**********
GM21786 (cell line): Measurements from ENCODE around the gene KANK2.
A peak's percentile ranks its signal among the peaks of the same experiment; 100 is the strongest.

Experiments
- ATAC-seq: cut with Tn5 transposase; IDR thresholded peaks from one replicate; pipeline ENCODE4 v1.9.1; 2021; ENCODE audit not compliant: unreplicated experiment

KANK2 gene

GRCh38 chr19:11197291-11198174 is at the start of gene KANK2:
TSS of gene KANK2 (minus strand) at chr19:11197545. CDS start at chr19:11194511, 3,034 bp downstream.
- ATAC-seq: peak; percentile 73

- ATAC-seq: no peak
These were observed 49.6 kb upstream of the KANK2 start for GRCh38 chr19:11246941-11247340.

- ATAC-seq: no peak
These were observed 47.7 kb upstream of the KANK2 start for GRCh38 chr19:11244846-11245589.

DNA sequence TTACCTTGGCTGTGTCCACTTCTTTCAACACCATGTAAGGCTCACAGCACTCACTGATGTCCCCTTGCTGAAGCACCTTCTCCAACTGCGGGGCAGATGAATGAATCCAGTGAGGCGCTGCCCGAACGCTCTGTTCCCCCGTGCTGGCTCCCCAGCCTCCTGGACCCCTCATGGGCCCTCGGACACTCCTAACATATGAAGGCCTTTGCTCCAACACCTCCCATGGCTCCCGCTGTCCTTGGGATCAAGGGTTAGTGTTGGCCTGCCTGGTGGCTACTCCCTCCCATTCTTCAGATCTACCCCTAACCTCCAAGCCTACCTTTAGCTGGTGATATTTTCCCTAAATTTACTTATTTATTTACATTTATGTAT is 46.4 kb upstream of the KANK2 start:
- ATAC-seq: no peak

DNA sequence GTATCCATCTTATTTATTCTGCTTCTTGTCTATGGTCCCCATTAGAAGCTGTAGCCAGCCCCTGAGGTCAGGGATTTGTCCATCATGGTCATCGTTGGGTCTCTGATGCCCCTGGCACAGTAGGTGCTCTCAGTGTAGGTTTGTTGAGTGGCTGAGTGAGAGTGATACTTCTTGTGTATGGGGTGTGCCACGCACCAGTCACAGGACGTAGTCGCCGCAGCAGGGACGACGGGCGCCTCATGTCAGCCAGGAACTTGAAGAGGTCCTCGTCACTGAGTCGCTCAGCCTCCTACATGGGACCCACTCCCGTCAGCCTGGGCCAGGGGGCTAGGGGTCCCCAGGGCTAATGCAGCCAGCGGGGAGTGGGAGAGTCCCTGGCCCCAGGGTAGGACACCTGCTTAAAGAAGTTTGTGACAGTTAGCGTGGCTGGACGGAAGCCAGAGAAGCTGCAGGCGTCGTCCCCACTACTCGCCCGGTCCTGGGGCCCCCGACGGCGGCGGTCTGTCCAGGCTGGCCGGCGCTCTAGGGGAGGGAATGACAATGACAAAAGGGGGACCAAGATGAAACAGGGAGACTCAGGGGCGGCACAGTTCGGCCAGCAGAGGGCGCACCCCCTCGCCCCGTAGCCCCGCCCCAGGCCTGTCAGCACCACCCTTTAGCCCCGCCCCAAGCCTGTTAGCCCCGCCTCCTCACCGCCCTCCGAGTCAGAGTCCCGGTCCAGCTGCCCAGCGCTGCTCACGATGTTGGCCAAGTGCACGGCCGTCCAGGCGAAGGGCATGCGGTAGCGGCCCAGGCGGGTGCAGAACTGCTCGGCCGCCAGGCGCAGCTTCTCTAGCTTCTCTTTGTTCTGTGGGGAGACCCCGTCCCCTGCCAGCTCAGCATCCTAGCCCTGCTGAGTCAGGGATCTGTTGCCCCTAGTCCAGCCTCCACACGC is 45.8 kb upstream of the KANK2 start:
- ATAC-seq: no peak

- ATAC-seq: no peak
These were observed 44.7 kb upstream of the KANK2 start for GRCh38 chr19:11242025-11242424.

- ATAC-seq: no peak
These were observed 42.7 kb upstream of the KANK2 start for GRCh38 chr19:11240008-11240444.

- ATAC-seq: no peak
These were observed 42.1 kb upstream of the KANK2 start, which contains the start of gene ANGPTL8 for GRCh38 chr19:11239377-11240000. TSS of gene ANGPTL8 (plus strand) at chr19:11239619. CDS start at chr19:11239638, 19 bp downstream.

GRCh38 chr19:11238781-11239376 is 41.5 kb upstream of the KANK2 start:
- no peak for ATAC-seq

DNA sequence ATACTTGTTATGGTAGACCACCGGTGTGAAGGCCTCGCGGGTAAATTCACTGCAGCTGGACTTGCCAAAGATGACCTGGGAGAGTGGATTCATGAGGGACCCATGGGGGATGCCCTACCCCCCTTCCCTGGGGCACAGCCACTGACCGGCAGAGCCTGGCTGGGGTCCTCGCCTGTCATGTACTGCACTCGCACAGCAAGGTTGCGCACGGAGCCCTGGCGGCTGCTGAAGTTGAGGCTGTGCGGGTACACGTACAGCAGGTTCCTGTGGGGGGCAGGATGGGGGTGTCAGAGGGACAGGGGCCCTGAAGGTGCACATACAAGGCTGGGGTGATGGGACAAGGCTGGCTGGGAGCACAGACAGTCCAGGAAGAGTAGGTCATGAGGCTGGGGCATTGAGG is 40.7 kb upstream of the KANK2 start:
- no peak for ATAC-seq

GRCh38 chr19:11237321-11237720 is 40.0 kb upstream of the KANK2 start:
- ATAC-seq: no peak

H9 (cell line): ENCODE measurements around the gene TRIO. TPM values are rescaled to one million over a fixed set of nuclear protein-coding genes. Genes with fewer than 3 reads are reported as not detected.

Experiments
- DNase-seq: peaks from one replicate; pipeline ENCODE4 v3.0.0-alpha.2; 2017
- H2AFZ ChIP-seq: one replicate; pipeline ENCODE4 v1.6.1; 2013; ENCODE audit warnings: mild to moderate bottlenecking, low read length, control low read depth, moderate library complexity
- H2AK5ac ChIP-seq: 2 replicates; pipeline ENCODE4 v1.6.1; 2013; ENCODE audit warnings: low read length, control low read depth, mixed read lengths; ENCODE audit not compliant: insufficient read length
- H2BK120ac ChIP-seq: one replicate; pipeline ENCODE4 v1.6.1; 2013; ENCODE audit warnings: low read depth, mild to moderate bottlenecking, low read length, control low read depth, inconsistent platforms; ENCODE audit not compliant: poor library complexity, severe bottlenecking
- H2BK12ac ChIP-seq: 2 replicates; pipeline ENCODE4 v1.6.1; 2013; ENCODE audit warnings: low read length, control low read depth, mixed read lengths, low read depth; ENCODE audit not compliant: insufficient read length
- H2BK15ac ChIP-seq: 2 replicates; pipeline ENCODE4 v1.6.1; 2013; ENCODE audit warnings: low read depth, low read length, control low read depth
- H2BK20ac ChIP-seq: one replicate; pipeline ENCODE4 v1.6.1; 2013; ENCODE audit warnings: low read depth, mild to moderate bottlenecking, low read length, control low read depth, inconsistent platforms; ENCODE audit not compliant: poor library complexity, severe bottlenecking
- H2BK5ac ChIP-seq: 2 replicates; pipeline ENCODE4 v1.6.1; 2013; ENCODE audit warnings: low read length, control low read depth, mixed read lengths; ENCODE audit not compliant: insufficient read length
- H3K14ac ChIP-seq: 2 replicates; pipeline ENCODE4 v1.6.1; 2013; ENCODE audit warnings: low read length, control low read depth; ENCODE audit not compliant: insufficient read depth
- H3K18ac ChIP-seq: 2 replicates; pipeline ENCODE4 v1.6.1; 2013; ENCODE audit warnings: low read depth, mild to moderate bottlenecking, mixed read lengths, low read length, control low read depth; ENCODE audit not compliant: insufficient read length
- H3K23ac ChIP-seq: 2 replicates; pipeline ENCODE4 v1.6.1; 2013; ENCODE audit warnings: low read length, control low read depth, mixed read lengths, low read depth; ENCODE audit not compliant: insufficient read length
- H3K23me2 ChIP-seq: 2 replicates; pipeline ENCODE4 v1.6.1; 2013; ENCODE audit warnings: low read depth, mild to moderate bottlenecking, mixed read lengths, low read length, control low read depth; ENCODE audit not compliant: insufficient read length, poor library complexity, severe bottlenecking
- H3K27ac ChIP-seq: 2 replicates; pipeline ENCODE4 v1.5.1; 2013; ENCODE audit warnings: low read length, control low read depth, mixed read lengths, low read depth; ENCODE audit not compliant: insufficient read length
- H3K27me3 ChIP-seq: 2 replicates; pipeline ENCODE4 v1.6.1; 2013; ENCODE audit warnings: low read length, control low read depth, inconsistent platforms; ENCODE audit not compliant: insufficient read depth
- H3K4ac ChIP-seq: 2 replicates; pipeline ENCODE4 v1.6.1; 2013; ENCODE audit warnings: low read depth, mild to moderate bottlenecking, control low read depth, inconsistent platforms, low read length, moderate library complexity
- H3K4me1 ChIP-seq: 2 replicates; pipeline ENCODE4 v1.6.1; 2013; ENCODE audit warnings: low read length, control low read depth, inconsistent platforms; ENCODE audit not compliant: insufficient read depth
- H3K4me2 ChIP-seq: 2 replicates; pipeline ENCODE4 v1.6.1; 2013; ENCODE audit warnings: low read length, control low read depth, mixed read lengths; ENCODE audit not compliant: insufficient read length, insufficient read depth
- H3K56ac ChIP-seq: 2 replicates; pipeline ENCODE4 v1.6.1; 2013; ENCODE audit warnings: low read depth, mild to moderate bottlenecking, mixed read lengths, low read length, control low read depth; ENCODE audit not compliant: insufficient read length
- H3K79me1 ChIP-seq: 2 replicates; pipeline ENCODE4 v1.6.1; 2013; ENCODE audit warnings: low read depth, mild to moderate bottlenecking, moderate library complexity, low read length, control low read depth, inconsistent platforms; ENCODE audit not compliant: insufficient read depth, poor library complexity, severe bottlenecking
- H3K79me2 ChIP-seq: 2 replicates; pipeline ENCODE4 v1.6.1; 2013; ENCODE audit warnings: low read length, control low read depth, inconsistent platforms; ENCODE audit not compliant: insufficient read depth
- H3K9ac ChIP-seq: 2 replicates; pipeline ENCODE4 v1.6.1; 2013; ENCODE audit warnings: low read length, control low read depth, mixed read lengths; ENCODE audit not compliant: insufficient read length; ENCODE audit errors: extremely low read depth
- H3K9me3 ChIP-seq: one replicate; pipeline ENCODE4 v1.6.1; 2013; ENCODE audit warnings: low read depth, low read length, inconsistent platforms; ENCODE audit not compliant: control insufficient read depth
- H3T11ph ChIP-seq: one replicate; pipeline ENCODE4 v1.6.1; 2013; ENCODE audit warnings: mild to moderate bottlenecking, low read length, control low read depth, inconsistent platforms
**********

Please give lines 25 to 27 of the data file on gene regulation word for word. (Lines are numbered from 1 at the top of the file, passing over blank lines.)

DNA sequence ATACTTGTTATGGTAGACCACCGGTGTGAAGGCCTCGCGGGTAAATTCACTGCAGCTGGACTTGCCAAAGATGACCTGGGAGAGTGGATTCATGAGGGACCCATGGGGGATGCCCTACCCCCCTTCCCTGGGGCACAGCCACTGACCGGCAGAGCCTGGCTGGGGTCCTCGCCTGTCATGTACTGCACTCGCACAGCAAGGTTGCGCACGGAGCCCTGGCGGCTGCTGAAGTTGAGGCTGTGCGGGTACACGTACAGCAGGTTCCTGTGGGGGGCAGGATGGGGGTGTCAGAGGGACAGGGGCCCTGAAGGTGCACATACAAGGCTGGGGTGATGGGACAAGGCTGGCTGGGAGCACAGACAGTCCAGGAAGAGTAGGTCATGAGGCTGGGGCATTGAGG is 40.7 kb upstream of the KANK2 start:
- no peak for ATAC-seq

GRCh38 chr19:11237321-11237720 is 40.0 kb upstream of the KANK2 start: